I agree with your last post. Which is why I think RE has to go down. Incomes are just way too small to justify high RE prices. And you cannot say that the sales market iis disconnected from the rental market. If rental properties were selling for a lower price than residential ones to bring rentals to profitability you’d hear a giant sucking sound from the hordes hunting for residential moving into units previously designed to be rentals, removing the demand for residential.
All markets are connected. Rents are poised to go down throwing RE prices into an ever deeper vicious circle.
where are all the bears going to sleep
They’re already sleeping in rent controlled apartments, thank you. And they’re paying cheap rent because their landlords have minuscule property taxes thanks to Prop 13.
And some of them are also landlords, by the way.
This is actually good news for apartment owners in the city. UBS isnt going to dump these properties on the market. They will be sold privately (if and when they are) and as a portfolio. They may sell some buildings individually, but most likely in chunks. This will keep the market and pricing for the city stable.
“What I am getting at is that a 30-year mortgage is a rip off, imho. With a 6% interest rate it will take you 10 years to reimburse around 10% of your capital. Whether you work in construction, teaching, sales or engineering, you’ll be working 30 to 50% of the next 30 years for your bank…:
I kind of see what you are getting at.
But, you do have the option to pay more capital if you like – whereas a 10 year I/o you could have paid off 0% after 10 years.
Plus, wityh wage inflation, and fixed mortgage outgoings, I doubt that the mortgage will still
be 30-50% of pay in 20 or 30 years.
What I am getting at is that a 30-year mortgage is a rip off, imho. … you’ll be working 30 to 50% of the next 30 years for your bank…
I’m not sure that’s true, if you assume inflation. At 3% inflation, the real value of your mortgage payment will have fallen by 35% once you’re halfway through a 30-year mortgage. The delta between current mortgage interest rates and my expectation of future inflation rates is rather modest.
Snap, what REpornaddict said. I’m a slow poster…
Nothing to see here. Clearly, the Lembis just paid too much. 😉
> The Lembis were allowed leverage that no ordinary borrower
> would ever get because the banks that funded them were
It was the Lembi’s who were STUPID (I would not call the UBS guy that originated the loan probably personally made about $2mm on the deal STUPID)…
> The majority of owners had to show actual cash flow to support
> the loan at time of funding. Some small shops may have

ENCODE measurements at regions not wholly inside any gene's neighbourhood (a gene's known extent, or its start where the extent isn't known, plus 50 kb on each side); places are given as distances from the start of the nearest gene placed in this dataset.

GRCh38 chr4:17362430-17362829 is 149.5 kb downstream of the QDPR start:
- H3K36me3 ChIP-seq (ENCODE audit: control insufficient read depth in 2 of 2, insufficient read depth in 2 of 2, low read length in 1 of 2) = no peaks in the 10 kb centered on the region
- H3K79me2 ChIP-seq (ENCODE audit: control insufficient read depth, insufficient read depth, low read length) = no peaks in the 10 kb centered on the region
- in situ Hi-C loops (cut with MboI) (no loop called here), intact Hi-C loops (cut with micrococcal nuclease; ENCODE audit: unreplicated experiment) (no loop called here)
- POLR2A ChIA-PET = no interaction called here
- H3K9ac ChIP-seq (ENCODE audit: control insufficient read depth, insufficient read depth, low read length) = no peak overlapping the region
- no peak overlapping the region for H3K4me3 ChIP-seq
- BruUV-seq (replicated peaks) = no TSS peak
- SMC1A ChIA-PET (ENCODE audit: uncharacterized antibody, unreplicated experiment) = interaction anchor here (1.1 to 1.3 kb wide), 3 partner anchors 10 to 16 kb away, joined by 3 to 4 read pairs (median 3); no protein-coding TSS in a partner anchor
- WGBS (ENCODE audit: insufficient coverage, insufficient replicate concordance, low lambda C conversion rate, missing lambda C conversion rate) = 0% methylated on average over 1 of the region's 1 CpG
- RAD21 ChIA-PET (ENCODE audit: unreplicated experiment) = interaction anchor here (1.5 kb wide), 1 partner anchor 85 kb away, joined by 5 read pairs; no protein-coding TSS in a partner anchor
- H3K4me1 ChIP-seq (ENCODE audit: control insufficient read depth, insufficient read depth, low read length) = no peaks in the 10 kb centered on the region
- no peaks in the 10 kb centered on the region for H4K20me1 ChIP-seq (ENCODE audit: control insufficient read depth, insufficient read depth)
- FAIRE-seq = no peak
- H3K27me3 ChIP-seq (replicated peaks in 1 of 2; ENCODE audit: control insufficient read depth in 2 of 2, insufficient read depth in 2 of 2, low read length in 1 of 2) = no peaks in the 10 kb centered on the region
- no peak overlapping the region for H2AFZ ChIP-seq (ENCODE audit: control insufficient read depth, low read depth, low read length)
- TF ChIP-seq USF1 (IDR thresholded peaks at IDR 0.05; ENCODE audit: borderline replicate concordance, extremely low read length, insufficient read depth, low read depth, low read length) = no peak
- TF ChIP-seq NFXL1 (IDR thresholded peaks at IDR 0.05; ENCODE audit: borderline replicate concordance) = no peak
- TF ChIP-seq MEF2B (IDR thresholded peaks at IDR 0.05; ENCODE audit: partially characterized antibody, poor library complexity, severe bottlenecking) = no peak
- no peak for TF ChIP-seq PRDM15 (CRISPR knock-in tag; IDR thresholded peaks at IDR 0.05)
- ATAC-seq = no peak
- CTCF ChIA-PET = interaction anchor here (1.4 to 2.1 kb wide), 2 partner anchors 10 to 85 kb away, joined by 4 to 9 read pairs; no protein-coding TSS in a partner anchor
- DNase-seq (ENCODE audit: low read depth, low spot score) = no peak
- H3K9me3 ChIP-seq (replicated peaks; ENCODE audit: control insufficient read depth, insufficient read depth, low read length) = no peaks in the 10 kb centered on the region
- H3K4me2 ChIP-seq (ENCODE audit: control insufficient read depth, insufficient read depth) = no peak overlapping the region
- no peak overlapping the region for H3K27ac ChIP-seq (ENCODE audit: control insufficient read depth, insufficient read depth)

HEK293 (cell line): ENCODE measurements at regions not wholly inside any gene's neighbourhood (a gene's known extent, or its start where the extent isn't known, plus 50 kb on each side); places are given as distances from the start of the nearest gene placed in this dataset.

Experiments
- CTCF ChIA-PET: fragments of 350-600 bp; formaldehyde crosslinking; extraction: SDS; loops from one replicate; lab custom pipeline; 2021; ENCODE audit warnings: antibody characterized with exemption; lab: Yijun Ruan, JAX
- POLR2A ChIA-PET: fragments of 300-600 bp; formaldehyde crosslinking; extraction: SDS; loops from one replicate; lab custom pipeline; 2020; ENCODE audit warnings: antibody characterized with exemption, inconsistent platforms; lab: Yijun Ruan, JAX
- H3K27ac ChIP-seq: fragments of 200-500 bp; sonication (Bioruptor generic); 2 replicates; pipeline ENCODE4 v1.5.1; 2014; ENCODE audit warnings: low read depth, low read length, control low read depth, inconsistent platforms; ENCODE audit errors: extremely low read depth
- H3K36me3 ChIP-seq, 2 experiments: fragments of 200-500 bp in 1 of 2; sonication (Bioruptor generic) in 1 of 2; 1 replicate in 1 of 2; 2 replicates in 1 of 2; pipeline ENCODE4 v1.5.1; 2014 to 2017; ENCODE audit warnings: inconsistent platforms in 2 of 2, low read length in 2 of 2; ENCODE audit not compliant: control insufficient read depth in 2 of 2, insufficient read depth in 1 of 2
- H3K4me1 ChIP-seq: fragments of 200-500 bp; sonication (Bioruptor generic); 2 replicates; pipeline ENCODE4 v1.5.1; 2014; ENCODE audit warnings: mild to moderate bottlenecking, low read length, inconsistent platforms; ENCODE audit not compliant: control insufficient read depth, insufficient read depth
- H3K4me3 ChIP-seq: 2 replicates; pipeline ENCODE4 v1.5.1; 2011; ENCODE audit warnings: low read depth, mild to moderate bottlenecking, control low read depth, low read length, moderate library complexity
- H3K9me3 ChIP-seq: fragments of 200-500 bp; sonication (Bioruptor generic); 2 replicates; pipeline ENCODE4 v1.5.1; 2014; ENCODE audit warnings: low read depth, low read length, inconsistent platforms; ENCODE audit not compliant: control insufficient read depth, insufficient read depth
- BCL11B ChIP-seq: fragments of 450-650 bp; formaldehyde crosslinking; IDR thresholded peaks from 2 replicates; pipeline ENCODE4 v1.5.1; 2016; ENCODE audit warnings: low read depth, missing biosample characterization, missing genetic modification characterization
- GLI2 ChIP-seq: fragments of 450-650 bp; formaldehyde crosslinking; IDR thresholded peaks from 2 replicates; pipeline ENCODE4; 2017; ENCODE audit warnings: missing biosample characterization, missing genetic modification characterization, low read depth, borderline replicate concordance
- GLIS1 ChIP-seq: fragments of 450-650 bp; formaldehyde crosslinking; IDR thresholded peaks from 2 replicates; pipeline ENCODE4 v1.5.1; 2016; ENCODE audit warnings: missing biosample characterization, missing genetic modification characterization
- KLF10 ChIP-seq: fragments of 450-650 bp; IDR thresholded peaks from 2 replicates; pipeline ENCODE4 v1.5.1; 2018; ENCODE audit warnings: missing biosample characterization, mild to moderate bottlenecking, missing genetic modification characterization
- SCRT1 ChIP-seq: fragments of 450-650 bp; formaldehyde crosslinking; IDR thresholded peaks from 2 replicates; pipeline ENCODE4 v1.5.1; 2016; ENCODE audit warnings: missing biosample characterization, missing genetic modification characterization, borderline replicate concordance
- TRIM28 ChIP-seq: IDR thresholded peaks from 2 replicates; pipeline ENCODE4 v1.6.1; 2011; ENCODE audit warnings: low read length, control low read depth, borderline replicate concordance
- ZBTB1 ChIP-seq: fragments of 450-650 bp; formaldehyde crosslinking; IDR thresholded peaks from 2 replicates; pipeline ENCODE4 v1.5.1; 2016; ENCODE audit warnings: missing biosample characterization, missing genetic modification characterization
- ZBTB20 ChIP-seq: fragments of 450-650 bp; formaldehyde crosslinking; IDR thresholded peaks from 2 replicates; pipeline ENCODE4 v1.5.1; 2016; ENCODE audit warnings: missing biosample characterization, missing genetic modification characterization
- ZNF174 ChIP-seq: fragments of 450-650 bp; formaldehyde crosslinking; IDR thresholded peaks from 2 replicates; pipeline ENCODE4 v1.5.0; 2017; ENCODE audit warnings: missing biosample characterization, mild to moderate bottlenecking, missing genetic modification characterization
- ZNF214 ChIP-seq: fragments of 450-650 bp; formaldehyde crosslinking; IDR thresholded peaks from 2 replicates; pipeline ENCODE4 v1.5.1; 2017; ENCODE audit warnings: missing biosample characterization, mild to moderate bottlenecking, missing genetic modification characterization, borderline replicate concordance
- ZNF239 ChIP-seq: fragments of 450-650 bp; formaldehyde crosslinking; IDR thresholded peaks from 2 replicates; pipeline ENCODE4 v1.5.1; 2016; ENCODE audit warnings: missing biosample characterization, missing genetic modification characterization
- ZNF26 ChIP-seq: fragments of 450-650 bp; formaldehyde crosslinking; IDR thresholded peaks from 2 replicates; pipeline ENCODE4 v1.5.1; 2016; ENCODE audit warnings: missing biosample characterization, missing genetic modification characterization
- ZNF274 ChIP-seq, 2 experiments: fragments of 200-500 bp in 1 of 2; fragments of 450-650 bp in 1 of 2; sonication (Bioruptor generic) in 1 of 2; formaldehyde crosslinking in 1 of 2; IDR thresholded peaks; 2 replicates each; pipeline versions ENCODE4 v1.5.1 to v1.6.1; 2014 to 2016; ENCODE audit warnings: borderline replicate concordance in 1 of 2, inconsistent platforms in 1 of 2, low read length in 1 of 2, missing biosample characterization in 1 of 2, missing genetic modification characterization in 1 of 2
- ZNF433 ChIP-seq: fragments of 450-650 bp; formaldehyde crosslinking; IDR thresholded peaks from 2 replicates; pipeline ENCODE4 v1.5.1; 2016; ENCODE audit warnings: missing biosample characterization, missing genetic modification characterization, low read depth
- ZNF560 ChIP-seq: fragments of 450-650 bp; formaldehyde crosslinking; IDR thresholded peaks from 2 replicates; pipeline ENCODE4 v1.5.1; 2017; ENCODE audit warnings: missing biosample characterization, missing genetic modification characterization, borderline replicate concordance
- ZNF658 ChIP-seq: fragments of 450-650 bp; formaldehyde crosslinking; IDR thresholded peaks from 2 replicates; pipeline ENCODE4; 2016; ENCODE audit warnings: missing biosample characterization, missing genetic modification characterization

> underwrote off of “potential” rents but not many.
The majority of loans used real income and make believe super low expenses to get most lenders to “think” they had cash flow, but not many SF apartment loans since 1999 had any cash flow…
> You’re not going to see a rash of bank owned deals in SF.
Once it looks like massive appreaciation is a long way off you will have a lot of property given back to the lenders.
> I work for the largest apartment lender in the country
> (well… used to be)
Sounds like a WaMu guy…
> Think of the rent declines after the dot bomb in the
> Bay Area. How many bank owned did you find there?
Almost none since Greenspan lowered rates and cash came out of stocks and in to highly leveraged real estate causing prices to rise dramatically (you don’t have many REOs when values are going up 20% a year).
> Apartments in this market are solid.
My family has owned Bay Area apartments since the 60’s and stopped buying in the late 90’s when real cap rates (not the fake cap rates the lenders believe) got too low. Real expenses keep going up and cutting in to cash flow.
> Who knows what sort of analysis the Lembis and their lender
> did but it was faulty in a big way.
Old Man Frank is the one that made the family money and he is rock solid (if he is still alive). Frank’s son Walt is an idiot and almost lost all his Dad’s money when he ran Continental Savings in to the ground (it was taken over by the OTS). I last saw Frank around 2002 and he was really slowing down (He started Skyline Realty after he got back from WWII). I heard that it was Walt’s grandkids that went on the big buying binge (with Walt’s help) since they all thought that “real estate always goes up” and none of them could underwrite their way out of a paper bag or have any clue what it really costs to renovate an apartment unit…
Does anyone know if the city of San Francisco is still pursuing the lawsuit that they filed against CitiApartments in 2006?
funny money loans, yes.
but “and none of them could underwrite their way out of a paper bag or have any clue what it really costs to renovate an apartment unit…”
don’t believe it.
California has stopped being interseting as a multifamily investment for a long long time.
When the multifamily guys started going,”But Paul, look at the replacement costs. I know the CAP seems wrong, but its an excellent conversion candidate, see look how it pencils out when you convert it.” I could not believe anyone would buy into it.